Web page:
Democracy Now!

Prison

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  • We are joined by two leading voices in the fight against mass incarceration: Michelle Alexander, author of the best-selling book "The New Jim Crow: Mass Incarceration in the Age of Colorblindness," and Susan Burton, founder and executive director of A New Way of Life, a nonprofit that provides housing and other support to formerly incarcerated women. Burton is the author of the new memoir, "Becoming Ms. Burton: From Prison to Recovery to Leading the Fight for Incarcerated Women," in which she describes her journey from a childhood filled with abuse to drug addiction as an adult, and then to the fight to address the underlying issues that send women to prison. Alexander writes in the book’s introduction, "There once lived a woman with deep brown skin and black hair who freed people from bondage and ushered them to safety. She welcomed them to safe homes and offered food, shelter, and help reuniting with family and loved ones. She met them wherever they could be found and organized countless others to provide support and aid in various forms so they would not be recaptured and sent back to captivity. … Some people know this woman by the name Harriet Tubman. I know her as Susan."

    See Burton and Alexander speak in New York City Friday night at 7pm. More details here

  • On Thursday, racial justice groups began bailing women out of jail as part of a nationwide "Black Mama’s Bail Out Day." The effort, taking place in nearly 20 cities, raises money to free as many black women from jail as possible in time for a Mother’s Day celebration with their families. Organizers for Black Mama’s Bail Out Day are calling for an end to the cash bail system, which keeps hundreds of thousands of people who have not been convicted of any crime imprisoned in jails every day nationwide while they await trial. For more, we speak with Mary Hooks, co-director of Southerners On New Ground, or SONG, an Atlanta-based regional LGBTQ nonprofit and one of the organizers of Black Mama’s Bail Out Day.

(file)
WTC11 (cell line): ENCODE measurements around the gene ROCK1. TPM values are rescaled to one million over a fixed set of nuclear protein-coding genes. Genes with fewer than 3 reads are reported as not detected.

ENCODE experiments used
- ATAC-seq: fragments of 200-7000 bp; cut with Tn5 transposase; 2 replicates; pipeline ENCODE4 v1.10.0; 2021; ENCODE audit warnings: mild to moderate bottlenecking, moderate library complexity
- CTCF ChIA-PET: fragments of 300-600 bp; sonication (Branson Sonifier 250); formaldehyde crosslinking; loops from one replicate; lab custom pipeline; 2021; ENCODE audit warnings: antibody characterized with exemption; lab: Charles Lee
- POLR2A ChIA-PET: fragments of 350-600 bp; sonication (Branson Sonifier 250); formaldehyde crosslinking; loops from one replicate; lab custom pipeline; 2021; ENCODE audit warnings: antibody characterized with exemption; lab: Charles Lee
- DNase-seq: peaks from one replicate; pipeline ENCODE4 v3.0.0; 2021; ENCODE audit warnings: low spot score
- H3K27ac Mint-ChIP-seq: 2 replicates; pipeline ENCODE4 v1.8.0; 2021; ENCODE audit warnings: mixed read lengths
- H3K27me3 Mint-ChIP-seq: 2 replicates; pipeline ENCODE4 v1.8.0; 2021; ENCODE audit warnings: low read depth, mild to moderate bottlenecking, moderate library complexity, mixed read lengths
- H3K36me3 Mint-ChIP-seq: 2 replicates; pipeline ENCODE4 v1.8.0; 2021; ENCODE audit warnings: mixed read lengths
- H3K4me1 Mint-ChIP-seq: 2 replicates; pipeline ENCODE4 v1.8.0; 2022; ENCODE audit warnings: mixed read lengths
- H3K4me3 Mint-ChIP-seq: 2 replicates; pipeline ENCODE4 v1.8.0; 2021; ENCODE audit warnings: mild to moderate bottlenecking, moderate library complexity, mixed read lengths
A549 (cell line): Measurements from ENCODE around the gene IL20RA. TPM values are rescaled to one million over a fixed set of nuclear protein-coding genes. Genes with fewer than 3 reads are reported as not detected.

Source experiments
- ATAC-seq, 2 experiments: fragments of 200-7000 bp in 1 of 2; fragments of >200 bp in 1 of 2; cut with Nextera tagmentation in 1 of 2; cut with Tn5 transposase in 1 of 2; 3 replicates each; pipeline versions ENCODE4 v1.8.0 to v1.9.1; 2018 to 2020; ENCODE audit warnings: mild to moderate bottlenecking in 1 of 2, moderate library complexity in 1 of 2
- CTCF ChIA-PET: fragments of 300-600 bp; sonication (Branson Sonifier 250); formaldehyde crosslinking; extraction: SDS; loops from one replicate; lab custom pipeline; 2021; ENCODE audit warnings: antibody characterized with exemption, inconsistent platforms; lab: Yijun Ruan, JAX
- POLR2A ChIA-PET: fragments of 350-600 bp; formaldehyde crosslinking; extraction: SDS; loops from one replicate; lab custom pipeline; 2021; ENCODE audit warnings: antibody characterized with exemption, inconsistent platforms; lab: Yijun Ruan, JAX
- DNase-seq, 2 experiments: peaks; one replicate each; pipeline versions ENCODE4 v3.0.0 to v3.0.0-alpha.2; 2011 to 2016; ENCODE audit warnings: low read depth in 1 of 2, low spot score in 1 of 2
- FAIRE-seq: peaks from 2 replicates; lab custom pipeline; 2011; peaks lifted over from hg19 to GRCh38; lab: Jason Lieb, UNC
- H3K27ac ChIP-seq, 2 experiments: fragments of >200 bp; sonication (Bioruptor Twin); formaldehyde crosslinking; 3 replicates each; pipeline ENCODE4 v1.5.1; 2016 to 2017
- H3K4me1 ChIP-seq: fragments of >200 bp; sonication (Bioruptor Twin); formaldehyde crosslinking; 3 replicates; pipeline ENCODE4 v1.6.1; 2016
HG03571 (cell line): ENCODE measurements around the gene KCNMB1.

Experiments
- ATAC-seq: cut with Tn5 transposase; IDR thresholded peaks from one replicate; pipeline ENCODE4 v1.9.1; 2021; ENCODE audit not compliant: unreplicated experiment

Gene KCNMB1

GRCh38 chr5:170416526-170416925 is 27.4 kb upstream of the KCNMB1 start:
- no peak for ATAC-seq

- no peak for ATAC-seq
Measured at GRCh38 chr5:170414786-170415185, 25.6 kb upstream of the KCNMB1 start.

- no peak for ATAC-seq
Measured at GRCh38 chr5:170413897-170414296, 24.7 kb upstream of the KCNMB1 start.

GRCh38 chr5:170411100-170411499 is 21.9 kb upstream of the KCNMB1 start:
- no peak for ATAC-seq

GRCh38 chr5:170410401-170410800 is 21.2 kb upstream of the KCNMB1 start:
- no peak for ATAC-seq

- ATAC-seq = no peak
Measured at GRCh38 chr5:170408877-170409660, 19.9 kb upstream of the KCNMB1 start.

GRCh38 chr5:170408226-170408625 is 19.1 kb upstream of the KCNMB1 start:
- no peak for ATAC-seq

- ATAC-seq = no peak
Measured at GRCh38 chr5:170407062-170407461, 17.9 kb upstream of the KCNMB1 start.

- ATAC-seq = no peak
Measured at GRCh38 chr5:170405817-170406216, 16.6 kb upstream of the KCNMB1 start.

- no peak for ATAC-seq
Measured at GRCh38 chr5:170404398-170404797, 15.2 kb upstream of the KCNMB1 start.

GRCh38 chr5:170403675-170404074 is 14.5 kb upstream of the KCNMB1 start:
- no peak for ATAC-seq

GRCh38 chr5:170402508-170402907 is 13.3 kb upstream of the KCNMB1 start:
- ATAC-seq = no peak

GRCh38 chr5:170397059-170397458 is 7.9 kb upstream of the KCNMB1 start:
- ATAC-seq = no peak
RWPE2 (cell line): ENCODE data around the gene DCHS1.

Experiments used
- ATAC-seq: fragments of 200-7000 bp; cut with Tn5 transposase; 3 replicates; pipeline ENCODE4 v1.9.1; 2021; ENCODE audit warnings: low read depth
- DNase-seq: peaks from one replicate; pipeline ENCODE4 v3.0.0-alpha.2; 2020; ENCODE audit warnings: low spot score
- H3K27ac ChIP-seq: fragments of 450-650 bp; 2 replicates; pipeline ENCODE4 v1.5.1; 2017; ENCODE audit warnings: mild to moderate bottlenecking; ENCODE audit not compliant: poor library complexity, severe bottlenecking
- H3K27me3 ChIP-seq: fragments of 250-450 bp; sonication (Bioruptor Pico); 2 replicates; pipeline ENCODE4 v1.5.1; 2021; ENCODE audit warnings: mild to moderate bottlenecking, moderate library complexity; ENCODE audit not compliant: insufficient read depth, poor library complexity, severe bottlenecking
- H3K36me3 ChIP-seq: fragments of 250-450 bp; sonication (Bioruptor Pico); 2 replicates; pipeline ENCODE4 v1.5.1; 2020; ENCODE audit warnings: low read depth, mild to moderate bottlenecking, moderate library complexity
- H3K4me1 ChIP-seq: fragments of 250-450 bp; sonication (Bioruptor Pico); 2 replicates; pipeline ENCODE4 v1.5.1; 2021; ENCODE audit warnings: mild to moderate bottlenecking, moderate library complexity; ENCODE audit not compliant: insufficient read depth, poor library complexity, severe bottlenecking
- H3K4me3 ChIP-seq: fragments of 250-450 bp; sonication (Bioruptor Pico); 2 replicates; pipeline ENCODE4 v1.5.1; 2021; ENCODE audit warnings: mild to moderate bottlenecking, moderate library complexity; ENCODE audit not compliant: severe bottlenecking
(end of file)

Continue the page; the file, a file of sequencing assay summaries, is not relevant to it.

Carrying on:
• We speak with The Guardian’s chief reporter Ed Pilkington about the shocking double execution Arkansas carried out Monday night, marking the first time in nearly 17 years that any state has killed two people on the same day. At 7:20 p.m. local time, 52-year-old Jack Harold Jones was pronounced dead in the death chamber at the Cummins Unit state prison. Infirmary workers had spent more than 45 minutes unsuccessfully trying to put a central line into his neck. According to a court filing, during Jones’s execution, he was "moving his lips and gulping for air," which suggests he continued to be conscious during the lethal injection. Lawyers for the second man, Marcel Williams, filed a last-minute appeal for a stay of execution following Jones’s killing, arguing Williams could also experience a botched, painful death. A district court judge initially granted a temporary stay of Williams’s execution but then allowed the execution to go forward. Williams was pronounced dead at 10:33 p.m. The executions came after legal challenges reached the U.S. Supreme Court, which rejected a stay for Williams. The only justice to dissent in this ruling was Justice Sonia Sotomayor. The last double execution carried out in the United States was in 2000 in Texas.